We believe in the adage 'you get what you measure'; but we have also realised that finding the right things to measure is easier said than done. Incorrect or ambiguous articulation of goals often results in a mismatch of employee expectations with the organisation.
We ensure that there is a fair, objective and transparent process to assign and measure organisational goals.
Once goal setting has been achieved, organisation's role is to create an environment where individuals and functions have the autonomy to choose their tasks, teams, time and techniques (collectively, the 4Ts).
This results in intrinsic motivation for employees and teams without any need for managerial supervision all the time.
We have seen that appreciation delayed is appreciation denied and hence, we practice timely appreciation of good job done.
Teams have budgets in the form of money and resources to acknowledge good work, without being bogged down by organisational committees and policies. Also a more formal and public recognition of good work is needed to set an example of who the 'heroes' are and what constitutes great performance etc.
We understand that if these incentives and recognition are not implemented in the right environment, they have a high probability to backfire and become a bigger de-motivator, where a company's culture may deteriorate into a my-success-is-your-failure sort of situation.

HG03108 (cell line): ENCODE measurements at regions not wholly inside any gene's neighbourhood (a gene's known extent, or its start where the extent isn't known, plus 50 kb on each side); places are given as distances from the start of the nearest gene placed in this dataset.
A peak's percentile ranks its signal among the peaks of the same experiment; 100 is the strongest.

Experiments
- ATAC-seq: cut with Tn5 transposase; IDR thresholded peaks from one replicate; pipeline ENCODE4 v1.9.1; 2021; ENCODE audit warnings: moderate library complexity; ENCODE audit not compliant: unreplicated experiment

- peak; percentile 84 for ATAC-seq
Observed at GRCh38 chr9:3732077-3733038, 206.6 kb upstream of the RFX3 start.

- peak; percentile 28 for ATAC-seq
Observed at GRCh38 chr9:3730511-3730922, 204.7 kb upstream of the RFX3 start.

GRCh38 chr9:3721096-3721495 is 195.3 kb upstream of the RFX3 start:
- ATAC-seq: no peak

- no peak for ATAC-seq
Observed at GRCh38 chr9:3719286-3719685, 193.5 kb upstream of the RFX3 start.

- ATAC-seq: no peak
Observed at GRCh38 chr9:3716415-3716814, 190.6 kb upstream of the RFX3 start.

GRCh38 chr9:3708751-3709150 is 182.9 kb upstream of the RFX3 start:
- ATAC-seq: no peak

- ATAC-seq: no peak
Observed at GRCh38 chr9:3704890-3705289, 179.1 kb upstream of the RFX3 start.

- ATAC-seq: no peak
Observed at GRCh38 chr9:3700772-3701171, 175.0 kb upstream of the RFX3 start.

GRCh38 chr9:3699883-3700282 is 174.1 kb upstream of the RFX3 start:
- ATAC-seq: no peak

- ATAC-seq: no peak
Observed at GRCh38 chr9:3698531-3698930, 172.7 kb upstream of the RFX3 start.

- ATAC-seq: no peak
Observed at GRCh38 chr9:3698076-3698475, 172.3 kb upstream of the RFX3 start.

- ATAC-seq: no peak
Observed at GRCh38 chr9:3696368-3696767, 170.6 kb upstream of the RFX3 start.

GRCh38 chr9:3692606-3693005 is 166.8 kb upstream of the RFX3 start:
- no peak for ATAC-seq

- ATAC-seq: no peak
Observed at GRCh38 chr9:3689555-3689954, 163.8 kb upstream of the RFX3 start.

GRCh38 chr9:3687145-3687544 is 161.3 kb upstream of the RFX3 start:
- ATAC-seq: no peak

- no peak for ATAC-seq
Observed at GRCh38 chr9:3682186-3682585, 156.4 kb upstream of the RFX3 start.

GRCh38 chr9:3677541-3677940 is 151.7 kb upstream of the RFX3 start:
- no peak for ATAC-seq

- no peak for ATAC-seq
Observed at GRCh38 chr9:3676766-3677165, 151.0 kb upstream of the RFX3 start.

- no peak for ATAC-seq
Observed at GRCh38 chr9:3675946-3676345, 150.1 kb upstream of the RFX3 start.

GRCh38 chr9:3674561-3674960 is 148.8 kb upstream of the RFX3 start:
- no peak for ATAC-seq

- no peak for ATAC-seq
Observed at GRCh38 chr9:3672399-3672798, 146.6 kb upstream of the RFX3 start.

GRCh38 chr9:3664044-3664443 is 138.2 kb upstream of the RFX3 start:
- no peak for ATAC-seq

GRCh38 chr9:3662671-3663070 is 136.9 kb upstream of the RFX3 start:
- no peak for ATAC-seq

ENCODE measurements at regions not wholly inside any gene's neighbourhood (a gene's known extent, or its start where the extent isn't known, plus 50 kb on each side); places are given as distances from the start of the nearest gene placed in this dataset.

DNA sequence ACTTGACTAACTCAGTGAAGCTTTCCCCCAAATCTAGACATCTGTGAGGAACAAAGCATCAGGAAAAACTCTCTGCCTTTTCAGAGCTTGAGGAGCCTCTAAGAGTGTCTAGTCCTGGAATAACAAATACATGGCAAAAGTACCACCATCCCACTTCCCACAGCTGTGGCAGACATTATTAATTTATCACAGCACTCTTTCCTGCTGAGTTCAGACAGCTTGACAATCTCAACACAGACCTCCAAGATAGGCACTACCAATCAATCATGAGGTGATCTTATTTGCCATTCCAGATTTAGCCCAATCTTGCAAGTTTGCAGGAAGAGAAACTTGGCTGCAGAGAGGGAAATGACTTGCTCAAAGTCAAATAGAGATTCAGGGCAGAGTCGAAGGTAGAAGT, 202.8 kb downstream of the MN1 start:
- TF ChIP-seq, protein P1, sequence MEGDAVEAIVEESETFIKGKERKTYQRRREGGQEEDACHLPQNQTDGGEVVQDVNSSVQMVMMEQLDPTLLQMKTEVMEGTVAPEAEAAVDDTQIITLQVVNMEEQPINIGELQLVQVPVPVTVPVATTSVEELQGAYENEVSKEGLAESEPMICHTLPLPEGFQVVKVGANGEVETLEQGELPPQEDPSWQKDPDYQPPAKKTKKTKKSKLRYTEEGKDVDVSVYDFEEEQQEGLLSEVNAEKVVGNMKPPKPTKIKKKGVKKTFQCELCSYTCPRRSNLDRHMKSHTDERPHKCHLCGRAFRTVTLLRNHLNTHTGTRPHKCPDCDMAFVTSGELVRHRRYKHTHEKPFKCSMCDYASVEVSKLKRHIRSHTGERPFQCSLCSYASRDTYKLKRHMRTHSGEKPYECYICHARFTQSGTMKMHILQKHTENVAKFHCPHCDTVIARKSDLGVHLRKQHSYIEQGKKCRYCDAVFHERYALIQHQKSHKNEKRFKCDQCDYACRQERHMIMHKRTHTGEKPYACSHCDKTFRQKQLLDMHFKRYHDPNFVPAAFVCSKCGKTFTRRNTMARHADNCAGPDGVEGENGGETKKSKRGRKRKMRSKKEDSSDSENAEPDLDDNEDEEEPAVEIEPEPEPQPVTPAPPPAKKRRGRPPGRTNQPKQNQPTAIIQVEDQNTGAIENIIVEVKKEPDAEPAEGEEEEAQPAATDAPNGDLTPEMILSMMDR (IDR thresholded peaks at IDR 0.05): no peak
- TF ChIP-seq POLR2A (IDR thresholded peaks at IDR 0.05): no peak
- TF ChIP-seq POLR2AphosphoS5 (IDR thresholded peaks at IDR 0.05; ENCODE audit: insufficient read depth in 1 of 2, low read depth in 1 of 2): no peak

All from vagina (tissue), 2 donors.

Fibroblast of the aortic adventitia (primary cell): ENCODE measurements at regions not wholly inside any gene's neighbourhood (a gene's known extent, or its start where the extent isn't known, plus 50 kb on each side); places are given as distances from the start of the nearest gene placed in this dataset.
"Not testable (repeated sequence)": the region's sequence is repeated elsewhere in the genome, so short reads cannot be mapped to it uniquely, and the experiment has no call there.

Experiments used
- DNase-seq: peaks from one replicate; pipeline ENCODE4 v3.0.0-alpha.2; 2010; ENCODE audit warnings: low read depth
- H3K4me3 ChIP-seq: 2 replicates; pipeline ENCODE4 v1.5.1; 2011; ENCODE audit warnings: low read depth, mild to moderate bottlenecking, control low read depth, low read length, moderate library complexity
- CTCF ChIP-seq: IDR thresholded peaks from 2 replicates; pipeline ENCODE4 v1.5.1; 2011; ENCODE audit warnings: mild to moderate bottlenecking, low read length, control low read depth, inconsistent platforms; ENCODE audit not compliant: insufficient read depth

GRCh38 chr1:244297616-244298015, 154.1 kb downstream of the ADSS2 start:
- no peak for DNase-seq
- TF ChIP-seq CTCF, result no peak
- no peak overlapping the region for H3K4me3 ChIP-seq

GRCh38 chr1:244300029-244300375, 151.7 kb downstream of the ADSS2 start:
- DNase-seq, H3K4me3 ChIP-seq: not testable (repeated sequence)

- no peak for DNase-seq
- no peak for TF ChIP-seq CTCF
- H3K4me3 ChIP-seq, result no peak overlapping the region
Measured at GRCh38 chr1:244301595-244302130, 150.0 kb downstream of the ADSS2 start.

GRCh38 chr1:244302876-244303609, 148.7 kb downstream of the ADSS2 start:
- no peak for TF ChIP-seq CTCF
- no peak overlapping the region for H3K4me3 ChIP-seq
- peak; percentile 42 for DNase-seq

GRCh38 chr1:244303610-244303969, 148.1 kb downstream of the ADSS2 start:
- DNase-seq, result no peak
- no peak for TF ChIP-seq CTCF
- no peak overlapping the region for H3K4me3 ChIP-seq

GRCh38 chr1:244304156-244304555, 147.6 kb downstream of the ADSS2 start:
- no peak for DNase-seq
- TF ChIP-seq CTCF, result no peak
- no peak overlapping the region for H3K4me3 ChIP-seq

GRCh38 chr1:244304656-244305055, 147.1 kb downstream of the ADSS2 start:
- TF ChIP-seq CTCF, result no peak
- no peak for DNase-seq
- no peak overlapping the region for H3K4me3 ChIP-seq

Think of them as 'behavioural' incentives rather than 'performance' incentives
Director, Hay Group India
Performance incentives are Pavlovian conditioning for achievement and nothing more.
Rarely do organisations measure how well the incentive has improved performance in the long run.
In essence, incentive designs are flawed. Most managers in India use generous performance ratings as a means to reward their subordinates.
And most organisations spend substantially large amounts of time 'normalising' the ratings given by managers when compared to spending time on giving feedback to performers.
In such a scenario incentives provide further motivation to managers to be more generous and subsequently more time spent by the leadership teams 'normalising'. True performance is the first victim here.
Where do most organisations go wrong with incentives?
If you know about Pavlovian conditioning (it's the one about the salivating dog of Pavlov) you can easily understand this. When we give incentives it should 'condition' some behaviour right?
What is that behavior? If you do not design incentive schemes with a clear 'end behavior shift' in mind you are wasting money, time and slipping into a worse nightmare than not giving incentives at all.
Most of us think that linking incentive payouts to performance is the only thing that matters.
What we do in reality is just leave the linkage at performance rating and incentive payouts. Just like Pavlov's dog we have conditioned a desire for a better performance rating.
Now the manager is under even greater pressure to be generous and the organisation performance is further undermined.
At the core of incentives is the science of psychology. Think of it as 'behavioural incentives' rather than 'performance incentives' and you can make it work.